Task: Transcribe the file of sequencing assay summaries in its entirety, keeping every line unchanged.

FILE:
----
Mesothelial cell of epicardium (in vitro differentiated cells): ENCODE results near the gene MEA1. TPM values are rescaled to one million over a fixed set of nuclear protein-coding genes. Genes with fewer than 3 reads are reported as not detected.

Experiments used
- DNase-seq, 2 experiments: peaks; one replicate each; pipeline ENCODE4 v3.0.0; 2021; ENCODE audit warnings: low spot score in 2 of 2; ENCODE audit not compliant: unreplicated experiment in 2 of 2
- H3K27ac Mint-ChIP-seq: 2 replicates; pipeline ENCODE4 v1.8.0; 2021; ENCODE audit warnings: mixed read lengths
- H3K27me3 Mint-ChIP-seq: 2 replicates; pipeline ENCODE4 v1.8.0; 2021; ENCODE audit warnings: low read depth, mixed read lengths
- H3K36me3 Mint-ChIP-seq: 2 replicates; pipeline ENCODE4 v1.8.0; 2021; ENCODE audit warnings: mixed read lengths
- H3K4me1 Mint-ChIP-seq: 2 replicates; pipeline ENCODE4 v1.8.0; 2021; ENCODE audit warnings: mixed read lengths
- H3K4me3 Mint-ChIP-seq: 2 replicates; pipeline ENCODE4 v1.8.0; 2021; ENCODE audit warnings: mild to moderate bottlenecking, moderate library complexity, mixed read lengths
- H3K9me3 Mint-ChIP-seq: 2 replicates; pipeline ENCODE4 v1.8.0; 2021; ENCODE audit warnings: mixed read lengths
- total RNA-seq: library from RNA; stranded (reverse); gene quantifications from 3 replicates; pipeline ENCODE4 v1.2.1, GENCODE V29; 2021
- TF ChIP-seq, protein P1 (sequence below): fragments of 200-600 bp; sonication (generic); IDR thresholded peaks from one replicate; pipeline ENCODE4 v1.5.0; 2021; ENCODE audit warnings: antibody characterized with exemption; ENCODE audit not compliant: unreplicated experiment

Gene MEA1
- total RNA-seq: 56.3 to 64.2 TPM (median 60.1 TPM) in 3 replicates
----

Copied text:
Mesothelial cell of epicardium (in vitro differentiated cells): ENCODE results near the gene MEA1. TPM values are rescaled to one million over a fixed set of nuclear protein-coding genes. Genes with fewer than 3 reads are reported as not detected.

Experiments used
- DNase-seq, 2 experiments: peaks; one replicate each; pipeline ENCODE4 v3.0.0; 2021; ENCODE audit warnings: low spot score in 2 of 2; ENCODE audit not compliant: unreplicated experiment in 2 of 2
- H3K27ac Mint-ChIP-seq: 2 replicates; pipeline ENCODE4 v1.8.0; 2021; ENCODE audit warnings: mixed read lengths
- H3K27me3 Mint-ChIP-seq: 2 replicates; pipeline ENCODE4 v1.8.0; 2021; ENCODE audit warnings: low read depth, mixed read lengths
- H3K36me3 Mint-ChIP-seq: 2 replicates; pipeline ENCODE4 v1.8.0; 2021; ENCODE audit warnings: mixed read lengths
- H3K4me1 Mint-ChIP-seq: 2 replicates; pipeline ENCODE4 v1.8.0; 2021; ENCODE audit warnings: mixed read lengths
- H3K4me3 Mint-ChIP-seq: 2 replicates; pipeline ENCODE4 v1.8.0; 2021; ENCODE audit warnings: mild to moderate bottlenecking, moderate library complexity, mixed read lengths
- H3K9me3 Mint-ChIP-seq: 2 replicates; pipeline ENCODE4 v1.8.0; 2021; ENCODE audit warnings: mixed read lengths
- total RNA-seq: library from RNA; stranded (reverse); gene quantifications from 3 replicates; pipeline ENCODE4 v1.2.1, GENCODE V29; 2021
- TF ChIP-seq, protein P1 (sequence below): fragments of 200-600 bp; sonication (generic); IDR thresholded peaks from one replicate; pipeline ENCODE4 v1.5.0; 2021; ENCODE audit warnings: antibody characterized with exemption; ENCODE audit not compliant: unreplicated experiment

Gene MEA1
- total RNA-seq: 56.3 to 64.2 TPM (median 60.1 TPM) in 3 replicates